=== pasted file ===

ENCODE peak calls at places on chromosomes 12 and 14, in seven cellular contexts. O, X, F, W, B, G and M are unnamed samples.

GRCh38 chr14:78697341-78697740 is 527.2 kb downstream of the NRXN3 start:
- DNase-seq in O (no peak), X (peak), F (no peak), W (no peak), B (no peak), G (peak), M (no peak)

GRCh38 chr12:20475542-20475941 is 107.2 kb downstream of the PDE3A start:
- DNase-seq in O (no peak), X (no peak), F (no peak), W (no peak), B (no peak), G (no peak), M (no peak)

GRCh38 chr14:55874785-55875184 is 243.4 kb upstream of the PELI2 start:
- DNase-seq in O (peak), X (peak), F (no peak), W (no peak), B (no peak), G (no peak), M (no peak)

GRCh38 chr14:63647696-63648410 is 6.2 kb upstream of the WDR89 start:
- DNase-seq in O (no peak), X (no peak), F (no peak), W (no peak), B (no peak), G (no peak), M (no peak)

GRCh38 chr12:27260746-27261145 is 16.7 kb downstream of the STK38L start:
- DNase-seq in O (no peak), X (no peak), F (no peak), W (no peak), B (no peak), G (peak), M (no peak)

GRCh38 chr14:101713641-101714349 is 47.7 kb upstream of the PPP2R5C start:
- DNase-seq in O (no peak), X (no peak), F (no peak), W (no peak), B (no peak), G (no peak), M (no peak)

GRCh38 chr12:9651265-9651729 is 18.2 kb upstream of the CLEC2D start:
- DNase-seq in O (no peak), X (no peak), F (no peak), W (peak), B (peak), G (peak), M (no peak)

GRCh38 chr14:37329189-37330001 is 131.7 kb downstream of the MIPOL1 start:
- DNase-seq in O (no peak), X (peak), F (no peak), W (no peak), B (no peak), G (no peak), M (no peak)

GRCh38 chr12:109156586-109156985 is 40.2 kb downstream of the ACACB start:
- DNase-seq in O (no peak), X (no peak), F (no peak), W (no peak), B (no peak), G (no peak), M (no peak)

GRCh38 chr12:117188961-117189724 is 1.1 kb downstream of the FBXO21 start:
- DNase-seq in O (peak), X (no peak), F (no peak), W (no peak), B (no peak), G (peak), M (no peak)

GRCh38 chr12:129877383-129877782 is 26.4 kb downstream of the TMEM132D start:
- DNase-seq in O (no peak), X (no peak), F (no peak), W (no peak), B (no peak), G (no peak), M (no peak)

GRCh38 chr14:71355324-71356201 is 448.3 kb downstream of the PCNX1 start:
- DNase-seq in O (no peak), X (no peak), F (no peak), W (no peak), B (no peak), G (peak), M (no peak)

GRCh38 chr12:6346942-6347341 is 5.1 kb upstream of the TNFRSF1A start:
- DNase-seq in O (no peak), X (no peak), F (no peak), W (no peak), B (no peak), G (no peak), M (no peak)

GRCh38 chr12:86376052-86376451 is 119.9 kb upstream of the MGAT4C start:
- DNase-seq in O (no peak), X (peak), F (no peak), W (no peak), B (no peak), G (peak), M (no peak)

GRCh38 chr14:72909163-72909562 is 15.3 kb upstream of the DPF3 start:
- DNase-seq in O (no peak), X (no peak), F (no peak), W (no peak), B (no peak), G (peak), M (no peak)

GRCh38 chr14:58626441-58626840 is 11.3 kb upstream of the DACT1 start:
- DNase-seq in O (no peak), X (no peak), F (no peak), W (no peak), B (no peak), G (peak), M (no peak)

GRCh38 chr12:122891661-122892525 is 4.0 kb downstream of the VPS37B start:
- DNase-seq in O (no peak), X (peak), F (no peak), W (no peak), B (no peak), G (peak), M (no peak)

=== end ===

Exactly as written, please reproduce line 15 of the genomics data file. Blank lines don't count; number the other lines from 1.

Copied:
- DNase-seq in O (no peak), X (no peak), F (no peak), W (peak), B (peak), G (peak), M (no peak)